The metal joining process that is generally referred to as soldering (or soft soldering) requires temperatures between 183 to 445°C. The joining of metals at temperatures above 445°C (and below the melting point of the metals being joined) is more commonly referred to as brazing (or hard soldering). The actual melting and fusing of the metal items that are being joined together is considered welding. There are, of course overlapping situations that may occur when classifying a process.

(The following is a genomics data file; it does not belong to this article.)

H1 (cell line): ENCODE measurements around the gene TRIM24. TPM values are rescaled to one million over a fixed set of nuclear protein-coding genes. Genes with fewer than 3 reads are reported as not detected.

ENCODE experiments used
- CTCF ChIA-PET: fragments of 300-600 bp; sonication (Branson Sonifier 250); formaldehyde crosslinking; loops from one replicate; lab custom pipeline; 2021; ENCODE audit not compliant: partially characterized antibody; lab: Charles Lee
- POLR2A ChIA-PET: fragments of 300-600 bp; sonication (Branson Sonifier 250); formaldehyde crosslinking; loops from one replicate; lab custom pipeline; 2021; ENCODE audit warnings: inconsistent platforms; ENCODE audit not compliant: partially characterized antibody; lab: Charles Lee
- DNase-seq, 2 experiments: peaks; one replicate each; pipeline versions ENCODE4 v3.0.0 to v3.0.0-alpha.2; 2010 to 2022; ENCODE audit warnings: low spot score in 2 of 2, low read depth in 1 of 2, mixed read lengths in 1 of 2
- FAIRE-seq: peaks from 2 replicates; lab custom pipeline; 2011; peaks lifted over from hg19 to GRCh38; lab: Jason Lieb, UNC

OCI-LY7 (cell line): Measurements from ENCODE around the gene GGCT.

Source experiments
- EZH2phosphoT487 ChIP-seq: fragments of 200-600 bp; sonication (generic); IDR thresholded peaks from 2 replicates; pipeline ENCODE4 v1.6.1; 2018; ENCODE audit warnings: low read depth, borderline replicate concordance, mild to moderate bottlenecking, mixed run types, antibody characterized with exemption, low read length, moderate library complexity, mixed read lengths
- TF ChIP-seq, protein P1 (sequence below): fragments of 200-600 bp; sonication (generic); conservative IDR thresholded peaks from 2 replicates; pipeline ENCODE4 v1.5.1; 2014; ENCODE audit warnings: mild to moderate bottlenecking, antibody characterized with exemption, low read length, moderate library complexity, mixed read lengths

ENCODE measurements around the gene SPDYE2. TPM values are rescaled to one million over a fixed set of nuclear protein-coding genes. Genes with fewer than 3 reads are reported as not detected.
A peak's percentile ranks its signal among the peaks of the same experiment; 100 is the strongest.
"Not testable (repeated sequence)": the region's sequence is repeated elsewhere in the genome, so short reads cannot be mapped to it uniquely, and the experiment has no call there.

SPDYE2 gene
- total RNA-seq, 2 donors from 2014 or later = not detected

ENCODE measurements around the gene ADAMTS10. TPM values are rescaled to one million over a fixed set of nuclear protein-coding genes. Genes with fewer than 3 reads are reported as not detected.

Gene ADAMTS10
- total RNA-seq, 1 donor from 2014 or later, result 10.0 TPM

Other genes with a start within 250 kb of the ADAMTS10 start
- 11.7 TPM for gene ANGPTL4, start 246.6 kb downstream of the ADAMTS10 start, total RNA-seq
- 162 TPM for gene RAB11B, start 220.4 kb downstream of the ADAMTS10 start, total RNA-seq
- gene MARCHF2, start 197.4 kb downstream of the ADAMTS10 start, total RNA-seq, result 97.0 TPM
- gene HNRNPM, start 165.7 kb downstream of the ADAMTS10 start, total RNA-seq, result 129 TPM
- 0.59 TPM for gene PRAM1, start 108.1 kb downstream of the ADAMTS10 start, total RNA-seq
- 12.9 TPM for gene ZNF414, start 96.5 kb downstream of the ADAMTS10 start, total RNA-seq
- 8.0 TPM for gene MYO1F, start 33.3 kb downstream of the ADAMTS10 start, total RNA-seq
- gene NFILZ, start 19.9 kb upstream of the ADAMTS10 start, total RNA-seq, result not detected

The actual joining characteristics that take place are physically different in each of these processes. Soft solders attach to metals by what is referred to as a solvent action that takes place at relatively low temperatures. Hard solders, or brazing alloys contain metals that require higher temperatures to cause the solvent action to take place and fuse the alloy with the metal being joined. Because welding involves actually melting and fusing the surface of the metals that are being joined together, a filler, or fusible material is not always used.
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